As many of us get geared up for Black Friday and the “incredible” deals the day offers we must ask ourselves: “Is this purchase something I truly need?”.
Take an investing look at a discretionary purchase you make this weekend.
For every $1.00 you spend today, you are potentially costing yourself an additional $10 in 30 years. For example, say you were to purchase a new TV on sale for $500. If you were to instead take that $500 and invest it in a retirement account or a brokerage account (and let the magic of compound interest take hold) it could be worth a whopping $5000 in 30 years! This assumes that you put the money into a portfolio returning 8% annually and allows the dividends to reinvest.
So before you jump the gun on an impulse purchase this holiday season ask yourself: “Is this dollar I’m spending now really worth the ten dollars it could be in 30 years?”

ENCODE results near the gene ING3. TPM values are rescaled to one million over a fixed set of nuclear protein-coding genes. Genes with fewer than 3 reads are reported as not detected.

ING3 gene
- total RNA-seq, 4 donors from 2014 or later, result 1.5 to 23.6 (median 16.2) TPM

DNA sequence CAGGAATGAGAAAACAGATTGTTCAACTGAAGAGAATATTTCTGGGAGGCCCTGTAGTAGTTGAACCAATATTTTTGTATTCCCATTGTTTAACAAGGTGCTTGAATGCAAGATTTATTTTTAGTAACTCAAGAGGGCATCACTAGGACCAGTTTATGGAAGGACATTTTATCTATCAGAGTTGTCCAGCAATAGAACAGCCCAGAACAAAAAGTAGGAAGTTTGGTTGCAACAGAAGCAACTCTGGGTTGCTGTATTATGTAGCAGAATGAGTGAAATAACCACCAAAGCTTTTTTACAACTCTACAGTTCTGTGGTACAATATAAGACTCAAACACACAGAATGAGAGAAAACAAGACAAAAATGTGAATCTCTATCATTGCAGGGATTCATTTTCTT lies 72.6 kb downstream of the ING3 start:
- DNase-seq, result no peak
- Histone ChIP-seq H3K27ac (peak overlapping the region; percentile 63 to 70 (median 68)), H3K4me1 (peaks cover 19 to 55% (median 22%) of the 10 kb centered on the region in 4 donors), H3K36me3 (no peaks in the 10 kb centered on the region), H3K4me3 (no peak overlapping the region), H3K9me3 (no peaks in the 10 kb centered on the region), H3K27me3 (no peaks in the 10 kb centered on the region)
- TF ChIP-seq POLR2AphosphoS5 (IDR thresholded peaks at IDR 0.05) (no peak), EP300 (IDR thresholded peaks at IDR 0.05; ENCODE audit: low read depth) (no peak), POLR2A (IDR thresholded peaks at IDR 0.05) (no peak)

The choice is yours. Budget smart and invest wise!
Financial advisors charge fees to manage your money. Sometimes 1% and often times more.
Check out the following video from entrepreneur Uri Levine and his company.
Also, consider index investing with Vanguard. Known for their incredibly low fees, Vanguard’s philosophy of low fees is why I strictly invest in their mutual funds: vanguard.com
Link to Uri’s video:
In your 20’s? Recent grad? Do you have a company 401k?
If you answered yes to any of these questions then you have the OPPORTUNITY to be well prepared for retirement when it comes many years down the road.
Many young individuals get their first job, and are advised to put in enough money to their company 401k to receive the full company match. Do this!
However, many assume that this is sufficient for retirement planning/saving. It might be, but then again isn’t it better to be safe than sorry?
In comes a Roth IRA. Roth IRA’s have a yearly contribution limit, they have income limits, but the money you put into it is NEVER taxed if you follow the rules. The amount you can contribute to this retirement vehicle if you’re under the age of 50 is $5,500/year or $458.33/month. Since most young people will make less than $114,000 if you’re a single income tax filer, then it makes perfect sense to contribute to a Roth IRA.
Check the following link to learn more about Roth IRA rules and get one started now. You’ll thank yourself later.